As we cruise into the Geysir area we all ooh and ah at an enormous spout from afar - hastily reassured by our guide that there'll be another one within fifteen minutes. The eponymous mother of all future geysers unfortunately no longer erupts so regularly after getting blocked up with rocks thrown by the hooligan tourists of the 50s; in her hey day in the 19th century her plumes would reach up to 170m, and although recent earthquakes have helped to revive her somewhat she was sulking underground for our visit. The big performance nowadays is from Strokkur. It stayed silent for half an hour before erupting in three massive plumes of water and steam in quick succession, the smell of sulphur spraying out over the crowd before the water retreated back into the rock as if down a gigantic plughole. I can well imagine the hot springs as a jacuzzi for one of the Giants of Norse myth, as radioactive blue pools bubble away like cauldrons of potion and steam floats menacingly across the rocky landscape.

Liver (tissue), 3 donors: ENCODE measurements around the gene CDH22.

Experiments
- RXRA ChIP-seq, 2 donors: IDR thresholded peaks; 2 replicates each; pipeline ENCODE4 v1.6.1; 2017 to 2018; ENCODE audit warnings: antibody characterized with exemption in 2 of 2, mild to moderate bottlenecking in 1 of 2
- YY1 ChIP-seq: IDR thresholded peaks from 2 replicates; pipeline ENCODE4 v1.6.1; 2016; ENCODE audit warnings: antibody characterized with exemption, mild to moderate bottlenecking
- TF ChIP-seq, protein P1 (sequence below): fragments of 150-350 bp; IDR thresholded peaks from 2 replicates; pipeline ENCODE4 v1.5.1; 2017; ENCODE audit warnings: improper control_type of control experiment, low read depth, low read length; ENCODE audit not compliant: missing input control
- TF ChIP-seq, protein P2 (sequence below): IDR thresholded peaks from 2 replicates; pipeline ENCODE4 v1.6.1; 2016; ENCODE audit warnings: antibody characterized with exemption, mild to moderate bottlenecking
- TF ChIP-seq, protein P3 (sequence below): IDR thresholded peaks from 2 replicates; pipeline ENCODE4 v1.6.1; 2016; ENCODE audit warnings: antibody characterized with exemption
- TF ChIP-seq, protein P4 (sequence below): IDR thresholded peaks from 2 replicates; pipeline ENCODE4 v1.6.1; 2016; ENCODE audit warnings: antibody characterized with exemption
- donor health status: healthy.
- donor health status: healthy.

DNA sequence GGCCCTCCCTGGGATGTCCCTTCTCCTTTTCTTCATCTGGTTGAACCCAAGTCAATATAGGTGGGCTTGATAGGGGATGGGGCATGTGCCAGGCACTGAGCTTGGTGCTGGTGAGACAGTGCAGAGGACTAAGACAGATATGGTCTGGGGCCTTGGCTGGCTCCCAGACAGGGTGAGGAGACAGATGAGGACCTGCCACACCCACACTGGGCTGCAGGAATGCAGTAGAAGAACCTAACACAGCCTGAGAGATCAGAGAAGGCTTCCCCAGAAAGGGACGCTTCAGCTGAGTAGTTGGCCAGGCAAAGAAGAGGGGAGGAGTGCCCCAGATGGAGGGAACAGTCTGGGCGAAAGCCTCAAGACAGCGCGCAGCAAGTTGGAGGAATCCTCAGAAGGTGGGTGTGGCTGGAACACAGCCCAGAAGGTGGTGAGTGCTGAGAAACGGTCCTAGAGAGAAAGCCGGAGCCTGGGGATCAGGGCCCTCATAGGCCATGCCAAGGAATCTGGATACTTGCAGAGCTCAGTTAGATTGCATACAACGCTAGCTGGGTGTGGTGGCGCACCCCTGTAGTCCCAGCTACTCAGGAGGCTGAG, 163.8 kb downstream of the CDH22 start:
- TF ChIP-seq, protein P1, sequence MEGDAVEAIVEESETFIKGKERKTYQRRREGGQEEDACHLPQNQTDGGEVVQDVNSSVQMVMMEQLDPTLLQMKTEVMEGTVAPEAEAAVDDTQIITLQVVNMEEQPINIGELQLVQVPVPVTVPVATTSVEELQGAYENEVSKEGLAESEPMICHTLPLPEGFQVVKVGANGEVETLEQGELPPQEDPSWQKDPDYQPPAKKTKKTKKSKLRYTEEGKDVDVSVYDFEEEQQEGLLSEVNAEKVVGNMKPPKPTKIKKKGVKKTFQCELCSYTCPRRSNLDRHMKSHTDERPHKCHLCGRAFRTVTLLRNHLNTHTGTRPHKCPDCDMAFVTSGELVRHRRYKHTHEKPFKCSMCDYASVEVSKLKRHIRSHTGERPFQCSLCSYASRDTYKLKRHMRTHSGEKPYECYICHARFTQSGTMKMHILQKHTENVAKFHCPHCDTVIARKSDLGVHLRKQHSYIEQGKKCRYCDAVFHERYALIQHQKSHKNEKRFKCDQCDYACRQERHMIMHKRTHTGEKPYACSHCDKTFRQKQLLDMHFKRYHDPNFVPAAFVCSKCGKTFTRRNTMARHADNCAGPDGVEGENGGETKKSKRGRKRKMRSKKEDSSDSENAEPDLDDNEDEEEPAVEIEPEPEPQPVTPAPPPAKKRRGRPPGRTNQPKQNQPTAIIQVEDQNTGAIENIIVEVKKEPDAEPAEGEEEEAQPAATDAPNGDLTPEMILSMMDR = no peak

The geysers are all well and good if you're into steam and furious fumes, but what I enjoyed most about this stop was climbing to the top of the mossy peaks that survey the area. The summit overlooks a lush green valley on one side and the hot springs on the other, and was teeming with tourists (and myself) taking egregious amounts of panoramas (and selfies). The view of the geysers erupting was admittedly great from up at the top, but I sat for a while on a tuft on the cliff face and GAZED CONTEMPLATIVELY out over the fields scattered with horses grazing and little red cabins, and bisected by the archetypal babbling brook. The landscape in this country really does belong in the illustrations of a fairy tale.